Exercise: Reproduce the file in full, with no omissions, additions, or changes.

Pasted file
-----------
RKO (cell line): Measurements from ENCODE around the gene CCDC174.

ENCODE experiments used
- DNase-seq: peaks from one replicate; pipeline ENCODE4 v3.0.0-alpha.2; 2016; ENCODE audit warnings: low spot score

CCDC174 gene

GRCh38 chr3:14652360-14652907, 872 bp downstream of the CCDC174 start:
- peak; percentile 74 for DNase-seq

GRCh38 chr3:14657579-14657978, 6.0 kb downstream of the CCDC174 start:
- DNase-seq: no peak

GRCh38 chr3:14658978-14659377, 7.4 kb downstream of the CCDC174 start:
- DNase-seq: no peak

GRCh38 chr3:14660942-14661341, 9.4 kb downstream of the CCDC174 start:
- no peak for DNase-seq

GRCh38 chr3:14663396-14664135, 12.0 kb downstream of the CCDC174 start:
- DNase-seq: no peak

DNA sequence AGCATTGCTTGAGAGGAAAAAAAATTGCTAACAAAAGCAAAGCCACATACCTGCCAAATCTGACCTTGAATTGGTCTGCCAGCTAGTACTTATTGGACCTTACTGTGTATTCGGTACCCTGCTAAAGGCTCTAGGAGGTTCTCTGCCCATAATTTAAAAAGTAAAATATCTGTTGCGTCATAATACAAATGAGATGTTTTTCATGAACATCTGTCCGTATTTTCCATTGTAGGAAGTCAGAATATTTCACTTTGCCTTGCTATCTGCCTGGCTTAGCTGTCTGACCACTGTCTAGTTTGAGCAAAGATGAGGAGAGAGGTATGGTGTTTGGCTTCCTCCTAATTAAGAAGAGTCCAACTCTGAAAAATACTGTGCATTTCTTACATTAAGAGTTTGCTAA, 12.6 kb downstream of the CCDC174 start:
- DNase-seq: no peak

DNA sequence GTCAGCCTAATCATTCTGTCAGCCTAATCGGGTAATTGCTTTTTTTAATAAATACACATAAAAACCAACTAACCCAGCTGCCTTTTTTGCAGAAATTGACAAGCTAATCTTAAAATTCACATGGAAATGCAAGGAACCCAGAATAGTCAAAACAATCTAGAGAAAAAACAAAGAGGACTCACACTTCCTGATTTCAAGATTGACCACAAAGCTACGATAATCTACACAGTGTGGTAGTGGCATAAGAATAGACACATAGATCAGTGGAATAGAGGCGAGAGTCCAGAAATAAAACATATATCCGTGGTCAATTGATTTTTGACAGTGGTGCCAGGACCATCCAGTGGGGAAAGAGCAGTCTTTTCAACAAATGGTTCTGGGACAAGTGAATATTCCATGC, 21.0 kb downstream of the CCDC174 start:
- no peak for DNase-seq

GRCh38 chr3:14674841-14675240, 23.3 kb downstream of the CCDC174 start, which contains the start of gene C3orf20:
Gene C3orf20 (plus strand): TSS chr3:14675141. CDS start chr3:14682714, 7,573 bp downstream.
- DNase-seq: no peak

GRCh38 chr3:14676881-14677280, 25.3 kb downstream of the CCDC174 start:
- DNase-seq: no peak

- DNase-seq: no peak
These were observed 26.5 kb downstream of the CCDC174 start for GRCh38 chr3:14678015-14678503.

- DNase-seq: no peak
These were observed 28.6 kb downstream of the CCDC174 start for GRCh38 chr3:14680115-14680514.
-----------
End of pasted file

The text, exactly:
RKO (cell line): Measurements from ENCODE around the gene CCDC174.

ENCODE experiments used
- DNase-seq: peaks from one replicate; pipeline ENCODE4 v3.0.0-alpha.2; 2016; ENCODE audit warnings: low spot score

CCDC174 gene

GRCh38 chr3:14652360-14652907, 872 bp downstream of the CCDC174 start:
- peak; percentile 74 for DNase-seq

GRCh38 chr3:14657579-14657978, 6.0 kb downstream of the CCDC174 start:
- DNase-seq: no peak

GRCh38 chr3:14658978-14659377, 7.4 kb downstream of the CCDC174 start:
- DNase-seq: no peak

GRCh38 chr3:14660942-14661341, 9.4 kb downstream of the CCDC174 start:
- no peak for DNase-seq

GRCh38 chr3:14663396-14664135, 12.0 kb downstream of the CCDC174 start:
- DNase-seq: no peak

DNA sequence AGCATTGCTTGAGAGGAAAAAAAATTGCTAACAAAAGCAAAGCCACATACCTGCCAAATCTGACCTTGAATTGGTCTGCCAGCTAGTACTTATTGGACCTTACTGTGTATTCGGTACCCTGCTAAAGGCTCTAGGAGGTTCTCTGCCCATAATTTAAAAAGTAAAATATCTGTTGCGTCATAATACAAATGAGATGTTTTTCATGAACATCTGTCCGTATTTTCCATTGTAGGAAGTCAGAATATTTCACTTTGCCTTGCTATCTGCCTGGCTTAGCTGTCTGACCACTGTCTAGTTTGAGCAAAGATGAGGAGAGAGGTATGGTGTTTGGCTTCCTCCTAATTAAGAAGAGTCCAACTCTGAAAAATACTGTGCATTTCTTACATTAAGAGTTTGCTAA, 12.6 kb downstream of the CCDC174 start:
- DNase-seq: no peak

DNA sequence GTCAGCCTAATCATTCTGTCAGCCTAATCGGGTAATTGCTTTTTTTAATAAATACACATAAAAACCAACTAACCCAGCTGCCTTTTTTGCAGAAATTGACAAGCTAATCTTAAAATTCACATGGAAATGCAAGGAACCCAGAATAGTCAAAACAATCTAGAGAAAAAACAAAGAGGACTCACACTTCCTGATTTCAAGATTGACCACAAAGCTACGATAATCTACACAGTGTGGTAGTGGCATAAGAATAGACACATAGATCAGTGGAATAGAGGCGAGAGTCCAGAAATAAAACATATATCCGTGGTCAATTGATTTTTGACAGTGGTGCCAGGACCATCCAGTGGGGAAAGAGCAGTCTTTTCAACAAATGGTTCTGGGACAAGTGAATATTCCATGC, 21.0 kb downstream of the CCDC174 start:
- no peak for DNase-seq

GRCh38 chr3:14674841-14675240, 23.3 kb downstream of the CCDC174 start, which contains the start of gene C3orf20:
Gene C3orf20 (plus strand): TSS chr3:14675141. CDS start chr3:14682714, 7,573 bp downstream.
- DNase-seq: no peak

GRCh38 chr3:14676881-14677280, 25.3 kb downstream of the CCDC174 start:
- DNase-seq: no peak

- DNase-seq: no peak
These were observed 26.5 kb downstream of the CCDC174 start for GRCh38 chr3:14678015-14678503.

- DNase-seq: no peak
These were observed 28.6 kb downstream of the CCDC174 start for GRCh38 chr3:14680115-14680514.